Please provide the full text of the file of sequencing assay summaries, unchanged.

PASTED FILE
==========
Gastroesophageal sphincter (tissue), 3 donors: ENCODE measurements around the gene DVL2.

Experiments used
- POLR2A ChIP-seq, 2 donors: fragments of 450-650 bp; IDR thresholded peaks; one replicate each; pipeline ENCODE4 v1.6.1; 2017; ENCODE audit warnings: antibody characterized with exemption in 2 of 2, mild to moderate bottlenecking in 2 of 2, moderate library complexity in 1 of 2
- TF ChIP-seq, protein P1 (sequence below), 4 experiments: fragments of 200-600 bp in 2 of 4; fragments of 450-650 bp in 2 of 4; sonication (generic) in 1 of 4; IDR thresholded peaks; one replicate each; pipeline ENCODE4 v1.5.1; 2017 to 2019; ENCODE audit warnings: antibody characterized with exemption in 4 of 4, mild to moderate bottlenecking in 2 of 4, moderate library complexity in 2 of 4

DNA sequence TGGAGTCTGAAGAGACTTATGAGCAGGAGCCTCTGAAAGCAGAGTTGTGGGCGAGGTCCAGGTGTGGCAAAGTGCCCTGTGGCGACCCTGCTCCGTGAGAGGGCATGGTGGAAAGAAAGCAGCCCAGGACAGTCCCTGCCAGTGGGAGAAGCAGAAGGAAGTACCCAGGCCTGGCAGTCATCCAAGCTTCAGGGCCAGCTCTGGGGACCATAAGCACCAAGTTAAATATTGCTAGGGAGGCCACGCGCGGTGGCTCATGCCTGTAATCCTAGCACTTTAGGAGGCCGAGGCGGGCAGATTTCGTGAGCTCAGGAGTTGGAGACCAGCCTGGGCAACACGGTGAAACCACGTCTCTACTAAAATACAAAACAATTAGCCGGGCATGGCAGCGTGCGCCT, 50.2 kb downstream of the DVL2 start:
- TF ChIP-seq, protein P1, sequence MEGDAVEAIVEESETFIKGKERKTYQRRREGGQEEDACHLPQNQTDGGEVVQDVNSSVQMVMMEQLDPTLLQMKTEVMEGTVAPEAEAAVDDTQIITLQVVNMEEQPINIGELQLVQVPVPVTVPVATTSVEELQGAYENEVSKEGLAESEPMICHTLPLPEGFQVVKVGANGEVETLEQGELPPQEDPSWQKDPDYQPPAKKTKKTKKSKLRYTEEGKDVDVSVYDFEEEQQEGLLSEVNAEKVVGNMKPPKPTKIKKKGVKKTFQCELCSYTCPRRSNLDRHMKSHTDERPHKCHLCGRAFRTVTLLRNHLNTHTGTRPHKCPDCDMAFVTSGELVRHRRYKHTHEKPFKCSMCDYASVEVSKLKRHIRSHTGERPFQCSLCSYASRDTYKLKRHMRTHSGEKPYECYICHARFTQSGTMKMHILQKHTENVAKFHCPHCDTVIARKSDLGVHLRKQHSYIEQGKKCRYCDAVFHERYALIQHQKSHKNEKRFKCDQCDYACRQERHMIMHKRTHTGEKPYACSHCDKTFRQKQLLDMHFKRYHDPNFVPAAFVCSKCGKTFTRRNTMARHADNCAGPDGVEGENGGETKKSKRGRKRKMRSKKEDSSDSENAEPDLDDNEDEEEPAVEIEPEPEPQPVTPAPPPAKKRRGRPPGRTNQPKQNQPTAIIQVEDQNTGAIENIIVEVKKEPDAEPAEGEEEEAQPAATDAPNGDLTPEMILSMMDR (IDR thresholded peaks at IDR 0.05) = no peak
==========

Gastroesophageal sphincter (tissue), 3 donors: ENCODE measurements around the gene DVL2.

Experiments used
- POLR2A ChIP-seq, 2 donors: fragments of 450-650 bp; IDR thresholded peaks; one replicate each; pipeline ENCODE4 v1.6.1; 2017; ENCODE audit warnings: antibody characterized with exemption in 2 of 2, mild to moderate bottlenecking in 2 of 2, moderate library complexity in 1 of 2
- TF ChIP-seq, protein P1 (sequence below), 4 experiments: fragments of 200-600 bp in 2 of 4; fragments of 450-650 bp in 2 of 4; sonication (generic) in 1 of 4; IDR thresholded peaks; one replicate each; pipeline ENCODE4 v1.5.1; 2017 to 2019; ENCODE audit warnings: antibody characterized with exemption in 4 of 4, mild to moderate bottlenecking in 2 of 4, moderate library complexity in 2 of 4

DNA sequence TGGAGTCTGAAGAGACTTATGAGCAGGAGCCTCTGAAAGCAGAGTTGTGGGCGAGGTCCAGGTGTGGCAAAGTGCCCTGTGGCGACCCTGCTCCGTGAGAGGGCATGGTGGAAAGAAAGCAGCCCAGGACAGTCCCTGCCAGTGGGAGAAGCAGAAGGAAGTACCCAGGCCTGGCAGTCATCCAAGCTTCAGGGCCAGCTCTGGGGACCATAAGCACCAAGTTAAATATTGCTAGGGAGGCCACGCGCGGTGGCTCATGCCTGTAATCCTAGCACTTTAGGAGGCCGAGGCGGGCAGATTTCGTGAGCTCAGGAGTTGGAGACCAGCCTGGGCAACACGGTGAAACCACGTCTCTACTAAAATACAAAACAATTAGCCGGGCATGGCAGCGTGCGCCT, 50.2 kb downstream of the DVL2 start:
- TF ChIP-seq, protein P1, sequence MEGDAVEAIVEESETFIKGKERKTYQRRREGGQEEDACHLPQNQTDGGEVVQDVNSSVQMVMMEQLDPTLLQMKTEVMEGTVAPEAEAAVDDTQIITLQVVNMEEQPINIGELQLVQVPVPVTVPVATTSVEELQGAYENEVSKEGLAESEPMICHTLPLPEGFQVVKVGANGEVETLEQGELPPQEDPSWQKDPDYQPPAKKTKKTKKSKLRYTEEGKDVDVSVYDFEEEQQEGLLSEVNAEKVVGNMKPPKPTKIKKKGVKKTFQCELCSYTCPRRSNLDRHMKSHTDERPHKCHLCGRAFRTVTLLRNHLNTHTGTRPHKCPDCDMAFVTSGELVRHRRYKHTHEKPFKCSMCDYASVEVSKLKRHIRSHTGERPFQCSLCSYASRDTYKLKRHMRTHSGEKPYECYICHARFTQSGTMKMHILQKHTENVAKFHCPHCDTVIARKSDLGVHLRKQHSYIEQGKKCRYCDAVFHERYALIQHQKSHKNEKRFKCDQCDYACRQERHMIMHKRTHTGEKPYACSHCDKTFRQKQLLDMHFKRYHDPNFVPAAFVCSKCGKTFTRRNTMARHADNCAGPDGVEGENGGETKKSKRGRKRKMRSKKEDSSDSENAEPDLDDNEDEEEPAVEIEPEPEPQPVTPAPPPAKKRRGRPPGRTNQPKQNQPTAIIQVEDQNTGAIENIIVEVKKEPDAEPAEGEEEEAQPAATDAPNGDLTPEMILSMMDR (IDR thresholded peaks at IDR 0.05) = no peak